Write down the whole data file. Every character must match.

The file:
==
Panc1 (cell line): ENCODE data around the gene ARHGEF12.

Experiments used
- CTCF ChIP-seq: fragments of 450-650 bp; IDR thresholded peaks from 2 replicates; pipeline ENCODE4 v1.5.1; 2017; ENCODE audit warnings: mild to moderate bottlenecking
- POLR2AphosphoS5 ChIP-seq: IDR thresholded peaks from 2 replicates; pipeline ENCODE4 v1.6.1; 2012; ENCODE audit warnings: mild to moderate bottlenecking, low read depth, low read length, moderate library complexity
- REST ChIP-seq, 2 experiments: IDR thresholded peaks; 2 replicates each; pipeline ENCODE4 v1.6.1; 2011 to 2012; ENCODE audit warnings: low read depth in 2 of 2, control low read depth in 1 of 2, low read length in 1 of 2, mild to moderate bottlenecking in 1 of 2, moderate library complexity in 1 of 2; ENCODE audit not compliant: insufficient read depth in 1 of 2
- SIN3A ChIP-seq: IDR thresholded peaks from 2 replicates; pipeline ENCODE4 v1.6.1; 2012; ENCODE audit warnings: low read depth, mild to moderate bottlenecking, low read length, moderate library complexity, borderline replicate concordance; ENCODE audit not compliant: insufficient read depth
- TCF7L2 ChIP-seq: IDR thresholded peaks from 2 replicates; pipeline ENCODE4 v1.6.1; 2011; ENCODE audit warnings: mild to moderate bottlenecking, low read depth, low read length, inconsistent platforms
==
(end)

Panc1 (cell line): ENCODE data around the gene ARHGEF12.

Experiments used
- CTCF ChIP-seq: fragments of 450-650 bp; IDR thresholded peaks from 2 replicates; pipeline ENCODE4 v1.5.1; 2017; ENCODE audit warnings: mild to moderate bottlenecking
- POLR2AphosphoS5 ChIP-seq: IDR thresholded peaks from 2 replicates; pipeline ENCODE4 v1.6.1; 2012; ENCODE audit warnings: mild to moderate bottlenecking, low read depth, low read length, moderate library complexity
- REST ChIP-seq, 2 experiments: IDR thresholded peaks; 2 replicates each; pipeline ENCODE4 v1.6.1; 2011 to 2012; ENCODE audit warnings: low read depth in 2 of 2, control low read depth in 1 of 2, low read length in 1 of 2, mild to moderate bottlenecking in 1 of 2, moderate library complexity in 1 of 2; ENCODE audit not compliant: insufficient read depth in 1 of 2
- SIN3A ChIP-seq: IDR thresholded peaks from 2 replicates; pipeline ENCODE4 v1.6.1; 2012; ENCODE audit warnings: low read depth, mild to moderate bottlenecking, low read length, moderate library complexity, borderline replicate concordance; ENCODE audit not compliant: insufficient read depth
- TCF7L2 ChIP-seq: IDR thresholded peaks from 2 replicates; pipeline ENCODE4 v1.6.1; 2011; ENCODE audit warnings: mild to moderate bottlenecking, low read depth, low read length, inconsistent platforms